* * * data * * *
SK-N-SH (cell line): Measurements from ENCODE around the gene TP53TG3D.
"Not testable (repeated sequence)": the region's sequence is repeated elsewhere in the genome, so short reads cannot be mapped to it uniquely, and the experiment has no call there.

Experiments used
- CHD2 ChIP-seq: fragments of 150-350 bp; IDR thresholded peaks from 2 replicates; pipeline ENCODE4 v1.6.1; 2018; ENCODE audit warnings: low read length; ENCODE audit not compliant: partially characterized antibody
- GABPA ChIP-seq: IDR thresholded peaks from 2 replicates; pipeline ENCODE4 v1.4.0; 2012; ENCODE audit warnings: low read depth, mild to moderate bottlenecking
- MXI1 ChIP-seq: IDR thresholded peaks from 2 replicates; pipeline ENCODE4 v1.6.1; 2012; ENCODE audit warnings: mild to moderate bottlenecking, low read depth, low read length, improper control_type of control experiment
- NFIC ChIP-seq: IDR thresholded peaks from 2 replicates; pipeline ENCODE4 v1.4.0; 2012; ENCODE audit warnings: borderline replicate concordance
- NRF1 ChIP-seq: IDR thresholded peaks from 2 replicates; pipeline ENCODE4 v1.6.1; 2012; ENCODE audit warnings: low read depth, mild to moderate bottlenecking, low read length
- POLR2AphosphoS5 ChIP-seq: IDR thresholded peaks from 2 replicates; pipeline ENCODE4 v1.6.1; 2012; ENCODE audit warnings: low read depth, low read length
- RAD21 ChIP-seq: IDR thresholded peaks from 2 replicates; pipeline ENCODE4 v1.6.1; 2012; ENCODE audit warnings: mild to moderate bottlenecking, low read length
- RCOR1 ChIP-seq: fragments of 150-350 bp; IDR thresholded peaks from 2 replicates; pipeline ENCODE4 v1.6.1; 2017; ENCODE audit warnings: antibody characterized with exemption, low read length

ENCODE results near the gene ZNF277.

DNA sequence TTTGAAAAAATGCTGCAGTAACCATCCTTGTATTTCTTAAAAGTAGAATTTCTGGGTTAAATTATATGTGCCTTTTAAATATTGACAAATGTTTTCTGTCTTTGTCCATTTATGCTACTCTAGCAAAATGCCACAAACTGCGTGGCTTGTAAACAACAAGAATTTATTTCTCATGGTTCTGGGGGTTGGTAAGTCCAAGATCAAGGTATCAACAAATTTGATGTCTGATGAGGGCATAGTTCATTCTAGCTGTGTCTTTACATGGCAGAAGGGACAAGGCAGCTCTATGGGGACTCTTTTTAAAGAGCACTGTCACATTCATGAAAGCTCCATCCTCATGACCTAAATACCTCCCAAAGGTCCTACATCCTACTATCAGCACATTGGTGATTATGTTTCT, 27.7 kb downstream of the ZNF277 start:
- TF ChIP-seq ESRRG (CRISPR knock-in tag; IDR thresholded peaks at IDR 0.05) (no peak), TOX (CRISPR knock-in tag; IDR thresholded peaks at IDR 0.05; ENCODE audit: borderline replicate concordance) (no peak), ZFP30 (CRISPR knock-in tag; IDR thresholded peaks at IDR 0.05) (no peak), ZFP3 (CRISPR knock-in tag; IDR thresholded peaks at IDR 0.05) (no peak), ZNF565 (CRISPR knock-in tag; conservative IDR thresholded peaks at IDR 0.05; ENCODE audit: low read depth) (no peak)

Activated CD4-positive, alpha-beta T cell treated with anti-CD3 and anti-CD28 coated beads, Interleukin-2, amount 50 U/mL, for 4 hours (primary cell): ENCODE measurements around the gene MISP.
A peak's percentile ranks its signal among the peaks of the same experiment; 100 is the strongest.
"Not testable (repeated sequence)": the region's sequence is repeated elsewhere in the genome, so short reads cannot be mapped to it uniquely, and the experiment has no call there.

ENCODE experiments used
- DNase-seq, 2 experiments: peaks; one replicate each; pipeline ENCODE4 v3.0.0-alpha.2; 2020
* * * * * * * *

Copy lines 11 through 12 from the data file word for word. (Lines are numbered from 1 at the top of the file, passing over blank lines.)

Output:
- RCOR1 ChIP-seq: fragments of 150-350 bp; IDR thresholded peaks from 2 replicates; pipeline ENCODE4 v1.6.1; 2017; ENCODE audit warnings: antibody characterized with exemption, low read length

ENCODE results near the gene ZNF277.